Brooke Valentine and the people behind her could not have been any smarter when it came to seeking attention with the first single. In early 2005, production and grunts from Lil Jon, a guest verse from OutKast's Big Boi, and subject matter unlike anything else on the radio -- in this case, female fisticuffs, a very crunk-friendly topic -- was priceless. It was a bold move, too; not many female artists are willing to show their tough side right off the bat, if ever. As effective and unique as "Girlfight" is, it proves to only be a gateway to an album with a good number of chart-bound singles, none of which are quite as rowdy. Producers Jermaine Dupri, Bink!, Heatmakerz, Soul Diggas, and mentor/collaborator Deja (remember H-Town?) are due some of the credit, but Valentine comes off like a veteran full of fire and confidence, knowing all the hits of the past several years and how to leave a memorable impression while remaining contemporary. She does have quite a few disparate moods running throughout the album, which can be jarring on a couple occasions. "Cover Girl," a somber song led by acoustic guitar and churchy organ swells, is one of the album's few stumbling blocks. One look at any of the photos boldly displayed in the sleeve should tell you that it -- an "if I were only pretty" moment in which Valentine wonders what she has to do to attract a man -- has no business here. "I Want You Dead" makes up for it though, a demented revenge fantasy in which she does funny and gruesome things to a wrongdoing ex-lover. A debut that fulfills and promises at the same time, Chain Letter contains 40 faultless minutes of club tracks and a few minutes of seductive balladry. That's not bad for someone who put it all to bed before hitting the age of 20.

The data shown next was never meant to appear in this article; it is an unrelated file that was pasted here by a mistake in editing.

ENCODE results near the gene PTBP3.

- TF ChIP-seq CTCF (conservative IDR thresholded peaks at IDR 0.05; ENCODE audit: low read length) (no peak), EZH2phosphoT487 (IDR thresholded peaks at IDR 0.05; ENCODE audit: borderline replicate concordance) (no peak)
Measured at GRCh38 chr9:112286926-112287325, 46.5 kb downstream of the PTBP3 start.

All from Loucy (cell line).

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AllMusic Review by Andy Kellman
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